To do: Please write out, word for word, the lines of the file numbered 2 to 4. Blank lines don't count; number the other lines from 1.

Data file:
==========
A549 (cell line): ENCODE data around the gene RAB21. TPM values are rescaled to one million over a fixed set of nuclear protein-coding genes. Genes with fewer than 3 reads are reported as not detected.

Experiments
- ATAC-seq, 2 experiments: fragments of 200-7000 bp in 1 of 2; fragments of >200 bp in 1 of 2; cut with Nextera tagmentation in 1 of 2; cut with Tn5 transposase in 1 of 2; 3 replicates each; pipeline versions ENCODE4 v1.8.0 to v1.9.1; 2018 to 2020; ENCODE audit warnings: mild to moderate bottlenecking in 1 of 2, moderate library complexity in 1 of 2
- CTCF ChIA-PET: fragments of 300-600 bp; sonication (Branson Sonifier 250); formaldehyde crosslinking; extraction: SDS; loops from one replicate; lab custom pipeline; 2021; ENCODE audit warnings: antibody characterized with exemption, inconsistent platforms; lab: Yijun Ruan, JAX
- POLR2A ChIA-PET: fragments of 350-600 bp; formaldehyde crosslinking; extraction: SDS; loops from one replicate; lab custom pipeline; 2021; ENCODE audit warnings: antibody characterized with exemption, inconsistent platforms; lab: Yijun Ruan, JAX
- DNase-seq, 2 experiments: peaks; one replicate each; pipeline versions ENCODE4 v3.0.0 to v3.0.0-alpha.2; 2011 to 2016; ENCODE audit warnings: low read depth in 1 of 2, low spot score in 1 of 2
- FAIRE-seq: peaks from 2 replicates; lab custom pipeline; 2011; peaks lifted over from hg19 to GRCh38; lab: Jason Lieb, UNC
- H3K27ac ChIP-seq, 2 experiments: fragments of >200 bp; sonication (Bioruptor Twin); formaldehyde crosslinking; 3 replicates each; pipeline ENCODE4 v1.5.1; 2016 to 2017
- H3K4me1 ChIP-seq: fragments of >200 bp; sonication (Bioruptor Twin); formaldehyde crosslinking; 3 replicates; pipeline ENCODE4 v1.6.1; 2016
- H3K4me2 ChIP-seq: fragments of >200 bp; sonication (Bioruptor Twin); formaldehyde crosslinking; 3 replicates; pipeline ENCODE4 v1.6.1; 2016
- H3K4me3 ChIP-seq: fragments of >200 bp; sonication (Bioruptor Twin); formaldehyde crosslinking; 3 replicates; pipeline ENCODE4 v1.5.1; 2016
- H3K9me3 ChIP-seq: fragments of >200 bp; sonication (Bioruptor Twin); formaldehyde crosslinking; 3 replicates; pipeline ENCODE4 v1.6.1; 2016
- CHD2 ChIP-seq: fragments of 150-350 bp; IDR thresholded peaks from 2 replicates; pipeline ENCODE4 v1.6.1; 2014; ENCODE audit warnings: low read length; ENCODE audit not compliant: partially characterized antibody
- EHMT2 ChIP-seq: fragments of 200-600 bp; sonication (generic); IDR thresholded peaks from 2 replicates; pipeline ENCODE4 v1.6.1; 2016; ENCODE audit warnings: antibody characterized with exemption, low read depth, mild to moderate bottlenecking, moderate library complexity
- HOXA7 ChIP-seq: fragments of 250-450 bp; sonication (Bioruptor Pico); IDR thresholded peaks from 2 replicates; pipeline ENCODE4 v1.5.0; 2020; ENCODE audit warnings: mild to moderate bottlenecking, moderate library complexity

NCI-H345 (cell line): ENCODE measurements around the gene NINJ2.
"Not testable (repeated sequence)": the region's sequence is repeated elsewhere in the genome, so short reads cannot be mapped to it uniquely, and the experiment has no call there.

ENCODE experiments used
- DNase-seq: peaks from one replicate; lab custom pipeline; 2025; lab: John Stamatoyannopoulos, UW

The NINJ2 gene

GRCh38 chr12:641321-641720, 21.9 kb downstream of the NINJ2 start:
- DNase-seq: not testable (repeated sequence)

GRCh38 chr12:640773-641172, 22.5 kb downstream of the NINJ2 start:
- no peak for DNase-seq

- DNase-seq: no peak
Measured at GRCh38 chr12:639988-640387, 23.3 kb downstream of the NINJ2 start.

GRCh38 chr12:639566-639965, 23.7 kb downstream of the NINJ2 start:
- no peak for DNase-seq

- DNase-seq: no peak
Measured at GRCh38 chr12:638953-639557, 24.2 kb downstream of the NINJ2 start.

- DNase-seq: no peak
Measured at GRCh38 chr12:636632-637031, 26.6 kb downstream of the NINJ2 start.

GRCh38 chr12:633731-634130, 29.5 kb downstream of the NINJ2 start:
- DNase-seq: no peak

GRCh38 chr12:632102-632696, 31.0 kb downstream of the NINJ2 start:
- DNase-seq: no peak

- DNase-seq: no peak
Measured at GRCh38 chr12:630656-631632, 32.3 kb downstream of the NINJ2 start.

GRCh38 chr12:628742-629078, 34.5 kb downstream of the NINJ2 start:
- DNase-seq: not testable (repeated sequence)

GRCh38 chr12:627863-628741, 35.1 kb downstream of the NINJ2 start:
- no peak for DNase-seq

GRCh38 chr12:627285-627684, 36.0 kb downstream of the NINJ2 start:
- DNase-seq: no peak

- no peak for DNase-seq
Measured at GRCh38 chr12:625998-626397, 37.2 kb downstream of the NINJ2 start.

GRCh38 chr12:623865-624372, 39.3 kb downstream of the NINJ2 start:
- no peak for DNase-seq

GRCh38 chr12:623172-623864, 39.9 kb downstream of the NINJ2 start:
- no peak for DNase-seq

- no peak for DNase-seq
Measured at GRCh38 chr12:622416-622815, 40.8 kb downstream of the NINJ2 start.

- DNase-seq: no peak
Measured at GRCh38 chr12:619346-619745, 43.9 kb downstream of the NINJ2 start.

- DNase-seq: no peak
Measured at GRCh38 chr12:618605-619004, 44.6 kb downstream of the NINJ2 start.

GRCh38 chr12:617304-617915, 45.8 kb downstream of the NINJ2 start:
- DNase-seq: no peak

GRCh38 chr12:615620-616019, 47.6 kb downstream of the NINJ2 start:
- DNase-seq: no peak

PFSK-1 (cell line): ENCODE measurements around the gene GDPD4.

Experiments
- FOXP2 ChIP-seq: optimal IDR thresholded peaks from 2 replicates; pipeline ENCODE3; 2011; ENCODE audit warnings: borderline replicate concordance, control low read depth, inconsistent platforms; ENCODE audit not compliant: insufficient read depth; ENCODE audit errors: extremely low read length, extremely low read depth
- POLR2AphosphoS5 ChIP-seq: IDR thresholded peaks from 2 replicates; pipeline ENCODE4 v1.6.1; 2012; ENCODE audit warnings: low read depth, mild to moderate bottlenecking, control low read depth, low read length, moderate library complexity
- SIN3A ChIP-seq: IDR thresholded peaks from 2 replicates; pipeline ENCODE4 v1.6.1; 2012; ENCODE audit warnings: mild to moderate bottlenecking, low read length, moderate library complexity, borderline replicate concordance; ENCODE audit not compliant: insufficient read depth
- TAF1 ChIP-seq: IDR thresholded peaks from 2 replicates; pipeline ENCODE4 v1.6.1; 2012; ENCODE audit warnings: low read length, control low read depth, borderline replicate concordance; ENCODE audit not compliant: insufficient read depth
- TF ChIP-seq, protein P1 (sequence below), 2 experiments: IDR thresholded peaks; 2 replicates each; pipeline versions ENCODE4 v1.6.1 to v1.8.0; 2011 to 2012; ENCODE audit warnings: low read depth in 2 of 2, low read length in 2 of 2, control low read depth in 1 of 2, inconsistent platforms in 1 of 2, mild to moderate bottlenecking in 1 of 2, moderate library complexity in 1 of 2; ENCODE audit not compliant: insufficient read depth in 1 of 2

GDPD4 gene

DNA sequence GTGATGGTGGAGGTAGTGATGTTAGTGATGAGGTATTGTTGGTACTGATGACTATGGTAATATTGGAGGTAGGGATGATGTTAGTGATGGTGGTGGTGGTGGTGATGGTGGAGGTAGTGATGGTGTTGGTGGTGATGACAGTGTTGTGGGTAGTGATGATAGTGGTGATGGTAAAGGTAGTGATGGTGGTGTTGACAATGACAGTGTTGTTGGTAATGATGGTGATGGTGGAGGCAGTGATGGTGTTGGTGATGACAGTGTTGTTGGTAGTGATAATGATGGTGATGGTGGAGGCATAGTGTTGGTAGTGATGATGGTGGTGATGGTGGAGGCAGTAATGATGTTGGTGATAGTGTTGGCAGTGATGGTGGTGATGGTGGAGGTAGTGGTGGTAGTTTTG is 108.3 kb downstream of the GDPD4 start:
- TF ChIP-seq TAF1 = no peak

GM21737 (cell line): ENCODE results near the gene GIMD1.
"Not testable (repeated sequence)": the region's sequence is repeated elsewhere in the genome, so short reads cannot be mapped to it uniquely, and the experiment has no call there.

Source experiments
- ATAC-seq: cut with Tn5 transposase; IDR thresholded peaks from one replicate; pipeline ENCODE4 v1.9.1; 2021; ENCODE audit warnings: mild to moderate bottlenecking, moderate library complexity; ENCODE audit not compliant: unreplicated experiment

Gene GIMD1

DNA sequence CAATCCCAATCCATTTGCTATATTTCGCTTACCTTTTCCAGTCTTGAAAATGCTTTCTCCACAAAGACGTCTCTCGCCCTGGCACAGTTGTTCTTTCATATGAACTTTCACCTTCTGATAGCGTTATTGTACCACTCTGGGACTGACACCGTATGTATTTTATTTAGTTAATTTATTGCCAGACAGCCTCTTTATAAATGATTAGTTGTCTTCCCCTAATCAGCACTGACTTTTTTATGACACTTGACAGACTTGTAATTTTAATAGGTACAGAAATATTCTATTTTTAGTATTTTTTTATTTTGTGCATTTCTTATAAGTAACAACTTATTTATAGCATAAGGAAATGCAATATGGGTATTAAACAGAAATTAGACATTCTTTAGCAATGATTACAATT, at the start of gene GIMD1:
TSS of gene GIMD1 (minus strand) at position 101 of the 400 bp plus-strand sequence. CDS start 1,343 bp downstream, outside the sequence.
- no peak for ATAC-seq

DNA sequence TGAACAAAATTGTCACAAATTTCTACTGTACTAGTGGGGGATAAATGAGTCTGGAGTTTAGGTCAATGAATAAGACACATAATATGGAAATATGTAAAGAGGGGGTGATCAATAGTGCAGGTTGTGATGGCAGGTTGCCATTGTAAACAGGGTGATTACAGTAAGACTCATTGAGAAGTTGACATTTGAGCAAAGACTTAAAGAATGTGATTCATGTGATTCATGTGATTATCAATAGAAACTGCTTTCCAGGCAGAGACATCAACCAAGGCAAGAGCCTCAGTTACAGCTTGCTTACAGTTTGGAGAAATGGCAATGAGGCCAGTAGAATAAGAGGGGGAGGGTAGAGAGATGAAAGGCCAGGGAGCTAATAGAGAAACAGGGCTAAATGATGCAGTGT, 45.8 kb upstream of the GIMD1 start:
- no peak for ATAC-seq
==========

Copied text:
Experiments
- ATAC-seq, 2 experiments: fragments of 200-7000 bp in 1 of 2; fragments of >200 bp in 1 of 2; cut with Nextera tagmentation in 1 of 2; cut with Tn5 transposase in 1 of 2; 3 replicates each; pipeline versions ENCODE4 v1.8.0 to v1.9.1; 2018 to 2020; ENCODE audit warnings: mild to moderate bottlenecking in 1 of 2, moderate library complexity in 1 of 2
- CTCF ChIA-PET: fragments of 300-600 bp; sonication (Branson Sonifier 250); formaldehyde crosslinking; extraction: SDS; loops from one replicate; lab custom pipeline; 2021; ENCODE audit warnings: antibody characterized with exemption, inconsistent platforms; lab: Yijun Ruan, JAX